To learn more, email Kaelin at email@example.com.
Graduates pledge sustainable living after college
Over 150 of Santa Clara's 2010 graduates pledged to consider social justice and environmental consequences when considering their post-college plans, more than doubling the number of students from last year and setting a record high participation rate.
The Graduation Pledge for Social and Environmental Responsibility, which began at Humboldt State University in 1987, asks signers to make future plans using a broader worldview, but allows them to define social and environmental responsibility for themselves. Participants include students from Santa Clara's undergradute and graduate colleges. Graduates who took the pledge received a green ribbon to wear on their gowns at last weekend's commencement ceremonies to show their support. The Office of Sustainability also unveiled an updated Grad Pledge web page in the spring, offering resources like how to live sustainability at work and links to socially and environmentally responsible jobs.
Gulf Coast oil spill
An explosion on the oil rig Deepwater Horizon just off the coast of Louisiana on April 20 left an oil tap at the ocean floor exposed and unregulated, allowing millions of gallons of oil to flow into the Gulf of Mexico each day. The disaster, already called the worst oil spill in U.S. history, is estimated to have since dumped 116 million gallons of oil into gulf waters. The Exxon Valdez spill in Prince William Sound, Alaska in 1989 was only 10.8 million gallons by comparison, which the current spill emits about every five days. Oil giant British Petroleum owned Deepwater Horizon. The company has dispatched cameras to the ocean floor so that the public can view the oil flow. The oil pipe is currently capped and connected to a ship at the surface to collect the crude. Crews are also working to build containment wells on either side of the oil well so that the oil flow can eventually be redirected and turned off at the surface, but those efforts are not expected to be ready until August.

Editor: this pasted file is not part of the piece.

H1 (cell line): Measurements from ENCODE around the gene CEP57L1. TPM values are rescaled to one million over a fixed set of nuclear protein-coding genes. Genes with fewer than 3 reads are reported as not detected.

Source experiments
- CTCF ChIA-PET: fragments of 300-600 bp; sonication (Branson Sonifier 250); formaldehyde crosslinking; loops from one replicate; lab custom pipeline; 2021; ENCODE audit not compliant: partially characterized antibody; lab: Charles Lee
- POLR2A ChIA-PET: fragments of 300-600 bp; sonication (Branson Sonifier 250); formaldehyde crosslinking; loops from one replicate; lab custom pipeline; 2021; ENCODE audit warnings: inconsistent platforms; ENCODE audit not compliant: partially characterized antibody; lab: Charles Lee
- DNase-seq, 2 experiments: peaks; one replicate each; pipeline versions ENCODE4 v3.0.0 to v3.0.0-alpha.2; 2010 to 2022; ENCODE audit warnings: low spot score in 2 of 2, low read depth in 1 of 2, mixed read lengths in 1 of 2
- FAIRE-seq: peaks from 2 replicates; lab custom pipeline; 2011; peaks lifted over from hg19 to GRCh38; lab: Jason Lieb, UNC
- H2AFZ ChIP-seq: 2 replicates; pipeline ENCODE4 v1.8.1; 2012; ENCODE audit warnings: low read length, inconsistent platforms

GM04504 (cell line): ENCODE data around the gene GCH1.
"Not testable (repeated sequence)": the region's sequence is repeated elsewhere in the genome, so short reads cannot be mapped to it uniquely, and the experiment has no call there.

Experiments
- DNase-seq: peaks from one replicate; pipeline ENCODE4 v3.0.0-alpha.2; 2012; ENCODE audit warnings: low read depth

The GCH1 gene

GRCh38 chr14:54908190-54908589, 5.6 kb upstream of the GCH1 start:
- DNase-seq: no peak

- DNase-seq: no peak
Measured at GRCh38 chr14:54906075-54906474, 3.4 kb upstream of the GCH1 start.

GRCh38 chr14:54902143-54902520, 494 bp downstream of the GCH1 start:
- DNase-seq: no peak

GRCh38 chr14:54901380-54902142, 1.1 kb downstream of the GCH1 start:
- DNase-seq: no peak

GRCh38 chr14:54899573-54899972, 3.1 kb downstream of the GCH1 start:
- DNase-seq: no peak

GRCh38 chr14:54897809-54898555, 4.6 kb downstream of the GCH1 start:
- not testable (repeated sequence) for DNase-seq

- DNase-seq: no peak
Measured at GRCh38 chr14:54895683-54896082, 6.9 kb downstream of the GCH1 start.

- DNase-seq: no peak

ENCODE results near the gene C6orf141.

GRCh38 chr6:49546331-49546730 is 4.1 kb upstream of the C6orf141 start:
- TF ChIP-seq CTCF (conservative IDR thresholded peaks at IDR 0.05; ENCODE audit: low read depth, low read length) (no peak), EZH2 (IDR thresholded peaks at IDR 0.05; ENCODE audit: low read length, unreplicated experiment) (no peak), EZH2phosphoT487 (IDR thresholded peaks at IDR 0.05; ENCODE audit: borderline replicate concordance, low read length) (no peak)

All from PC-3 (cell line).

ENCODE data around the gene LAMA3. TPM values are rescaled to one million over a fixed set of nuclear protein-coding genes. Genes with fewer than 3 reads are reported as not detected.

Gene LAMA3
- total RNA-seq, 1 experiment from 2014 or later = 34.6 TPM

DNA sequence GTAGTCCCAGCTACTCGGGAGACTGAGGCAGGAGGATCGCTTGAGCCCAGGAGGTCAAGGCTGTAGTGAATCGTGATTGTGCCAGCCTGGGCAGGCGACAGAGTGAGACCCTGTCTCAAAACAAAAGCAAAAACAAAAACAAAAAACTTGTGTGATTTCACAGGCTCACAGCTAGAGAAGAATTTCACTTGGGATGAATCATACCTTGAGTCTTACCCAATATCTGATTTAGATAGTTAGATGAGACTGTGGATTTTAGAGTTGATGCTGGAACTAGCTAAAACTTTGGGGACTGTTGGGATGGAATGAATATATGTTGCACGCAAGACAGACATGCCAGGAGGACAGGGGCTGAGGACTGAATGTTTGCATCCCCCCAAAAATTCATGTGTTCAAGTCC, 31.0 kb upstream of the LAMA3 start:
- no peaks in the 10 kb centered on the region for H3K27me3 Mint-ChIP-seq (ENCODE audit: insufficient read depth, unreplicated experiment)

Plastic bag law heads to Senate
Paper or plastic? Californians may not have the choice for much longer. The State Assembly passed AB 1998 last month, phasing out all single-use plastic grocery bags at supermarkets, pharmacies, convenience and liquor stores in the state. Governor Arnold Schwarzenegger has indicated he would sign the bill if it came across his desk, but for the now the measure awaits what politicos expect to be a tough fight in the State Senate.
The bill aims to reduce the more than 19 billion single-use grocery bags generated in California each year. Shoppers will be encouraged to bring their own reusable bags, but can also purchase paper bags with high levels of recycled content for actual cost. Paper bags typically retail between five and eight cents.
Plastic bags are often discarded as litter and can have severe impacts on aquatic ecosystems. "Californians use and discard more than 2 million plastic bags every minute of every day and many of those end up as pollution in our parks, streams and ocean," said Mark Murray, Executive Director of Californians Against Waste. More than 1 million seabirds, 100,000 marine mammals, and countless fish die annually through ingestion of and entanglement in marine debris, including plastic bags.
To learn more, visit Californians Against Waste.